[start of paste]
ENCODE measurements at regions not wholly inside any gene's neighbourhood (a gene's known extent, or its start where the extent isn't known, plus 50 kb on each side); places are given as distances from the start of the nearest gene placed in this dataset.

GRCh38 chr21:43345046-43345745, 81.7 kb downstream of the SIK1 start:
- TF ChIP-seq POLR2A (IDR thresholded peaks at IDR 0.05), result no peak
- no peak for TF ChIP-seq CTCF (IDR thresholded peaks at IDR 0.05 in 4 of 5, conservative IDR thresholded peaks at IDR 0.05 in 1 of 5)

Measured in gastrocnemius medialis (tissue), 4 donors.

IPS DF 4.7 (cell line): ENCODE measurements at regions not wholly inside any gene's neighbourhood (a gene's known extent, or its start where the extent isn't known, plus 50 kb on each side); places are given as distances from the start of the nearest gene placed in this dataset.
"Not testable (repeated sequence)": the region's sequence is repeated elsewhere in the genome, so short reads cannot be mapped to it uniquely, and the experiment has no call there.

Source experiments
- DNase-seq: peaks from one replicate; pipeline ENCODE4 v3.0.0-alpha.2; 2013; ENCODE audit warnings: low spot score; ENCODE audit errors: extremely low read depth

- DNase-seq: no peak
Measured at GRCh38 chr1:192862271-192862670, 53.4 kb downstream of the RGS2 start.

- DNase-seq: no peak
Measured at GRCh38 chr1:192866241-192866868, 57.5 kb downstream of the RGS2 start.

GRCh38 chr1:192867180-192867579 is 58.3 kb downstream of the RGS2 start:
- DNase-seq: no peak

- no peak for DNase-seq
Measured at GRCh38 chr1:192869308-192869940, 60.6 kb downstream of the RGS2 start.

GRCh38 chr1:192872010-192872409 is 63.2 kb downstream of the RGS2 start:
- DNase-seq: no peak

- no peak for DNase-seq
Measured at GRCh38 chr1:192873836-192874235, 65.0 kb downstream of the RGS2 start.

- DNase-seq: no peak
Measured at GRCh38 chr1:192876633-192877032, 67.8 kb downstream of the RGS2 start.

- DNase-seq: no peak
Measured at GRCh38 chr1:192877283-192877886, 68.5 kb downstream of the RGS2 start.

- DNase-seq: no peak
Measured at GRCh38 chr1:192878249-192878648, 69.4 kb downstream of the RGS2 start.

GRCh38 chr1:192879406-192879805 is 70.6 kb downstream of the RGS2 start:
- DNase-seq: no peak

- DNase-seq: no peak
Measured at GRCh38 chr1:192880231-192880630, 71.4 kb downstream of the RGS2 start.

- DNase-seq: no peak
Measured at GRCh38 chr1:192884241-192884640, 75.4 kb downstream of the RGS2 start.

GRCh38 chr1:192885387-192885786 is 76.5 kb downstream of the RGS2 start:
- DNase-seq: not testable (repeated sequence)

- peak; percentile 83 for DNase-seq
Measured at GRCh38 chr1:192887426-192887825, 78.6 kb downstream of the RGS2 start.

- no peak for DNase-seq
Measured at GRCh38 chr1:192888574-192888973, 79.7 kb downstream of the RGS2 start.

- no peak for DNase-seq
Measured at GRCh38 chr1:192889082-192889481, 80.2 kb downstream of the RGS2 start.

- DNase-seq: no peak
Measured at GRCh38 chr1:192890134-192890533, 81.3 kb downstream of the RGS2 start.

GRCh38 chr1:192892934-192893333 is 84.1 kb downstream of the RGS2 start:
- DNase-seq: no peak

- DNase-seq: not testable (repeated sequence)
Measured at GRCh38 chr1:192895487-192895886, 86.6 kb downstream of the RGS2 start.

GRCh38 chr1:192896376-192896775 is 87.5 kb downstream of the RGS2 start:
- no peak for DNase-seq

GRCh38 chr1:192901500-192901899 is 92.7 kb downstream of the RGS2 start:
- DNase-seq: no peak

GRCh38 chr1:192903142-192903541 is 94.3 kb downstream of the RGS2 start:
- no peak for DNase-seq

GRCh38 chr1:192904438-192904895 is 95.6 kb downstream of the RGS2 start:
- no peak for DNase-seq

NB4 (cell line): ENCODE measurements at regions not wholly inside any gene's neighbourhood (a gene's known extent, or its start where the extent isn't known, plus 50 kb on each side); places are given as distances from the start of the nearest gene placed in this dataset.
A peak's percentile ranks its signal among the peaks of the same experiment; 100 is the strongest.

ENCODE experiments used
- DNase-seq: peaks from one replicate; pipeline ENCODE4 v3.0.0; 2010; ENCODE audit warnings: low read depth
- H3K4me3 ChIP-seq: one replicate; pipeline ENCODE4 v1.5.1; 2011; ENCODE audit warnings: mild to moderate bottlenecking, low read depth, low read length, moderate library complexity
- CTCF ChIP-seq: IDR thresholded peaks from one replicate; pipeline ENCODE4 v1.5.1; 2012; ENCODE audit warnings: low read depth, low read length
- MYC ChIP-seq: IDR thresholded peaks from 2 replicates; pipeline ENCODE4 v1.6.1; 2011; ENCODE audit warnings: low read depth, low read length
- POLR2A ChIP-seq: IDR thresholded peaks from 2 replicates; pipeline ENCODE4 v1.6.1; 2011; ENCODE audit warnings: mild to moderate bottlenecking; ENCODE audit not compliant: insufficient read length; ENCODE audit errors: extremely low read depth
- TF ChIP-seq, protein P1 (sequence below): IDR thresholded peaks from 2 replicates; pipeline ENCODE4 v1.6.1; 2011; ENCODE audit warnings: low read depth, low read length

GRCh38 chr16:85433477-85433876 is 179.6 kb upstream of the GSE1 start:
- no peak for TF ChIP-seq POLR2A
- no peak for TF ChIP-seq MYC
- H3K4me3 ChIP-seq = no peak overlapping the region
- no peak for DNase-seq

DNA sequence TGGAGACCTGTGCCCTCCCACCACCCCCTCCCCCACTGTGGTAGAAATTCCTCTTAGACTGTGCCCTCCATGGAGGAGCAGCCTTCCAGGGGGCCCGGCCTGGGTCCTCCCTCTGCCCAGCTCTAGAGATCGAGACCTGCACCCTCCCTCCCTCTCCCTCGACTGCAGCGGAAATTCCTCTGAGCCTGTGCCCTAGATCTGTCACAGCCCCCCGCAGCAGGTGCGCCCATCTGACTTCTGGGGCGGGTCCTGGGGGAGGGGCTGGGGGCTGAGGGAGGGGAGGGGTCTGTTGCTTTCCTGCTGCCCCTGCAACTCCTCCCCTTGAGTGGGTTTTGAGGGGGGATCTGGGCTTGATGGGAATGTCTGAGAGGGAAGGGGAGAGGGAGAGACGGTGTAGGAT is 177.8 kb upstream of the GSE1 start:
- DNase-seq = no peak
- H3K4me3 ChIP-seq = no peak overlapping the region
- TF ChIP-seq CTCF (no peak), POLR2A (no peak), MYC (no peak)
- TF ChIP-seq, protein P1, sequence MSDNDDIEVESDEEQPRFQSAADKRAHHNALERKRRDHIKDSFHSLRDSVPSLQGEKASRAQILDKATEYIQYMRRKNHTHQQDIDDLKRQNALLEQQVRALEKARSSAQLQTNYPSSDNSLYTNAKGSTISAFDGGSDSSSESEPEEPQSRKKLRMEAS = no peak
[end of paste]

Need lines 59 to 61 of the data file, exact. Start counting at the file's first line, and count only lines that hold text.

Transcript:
- DNase-seq: peaks from one replicate; pipeline ENCODE4 v3.0.0; 2010; ENCODE audit warnings: low read depth
- H3K4me3 ChIP-seq: one replicate; pipeline ENCODE4 v1.5.1; 2011; ENCODE audit warnings: mild to moderate bottlenecking, low read depth, low read length, moderate library complexity
- CTCF ChIP-seq: IDR thresholded peaks from one replicate; pipeline ENCODE4 v1.5.1; 2012; ENCODE audit warnings: low read depth, low read length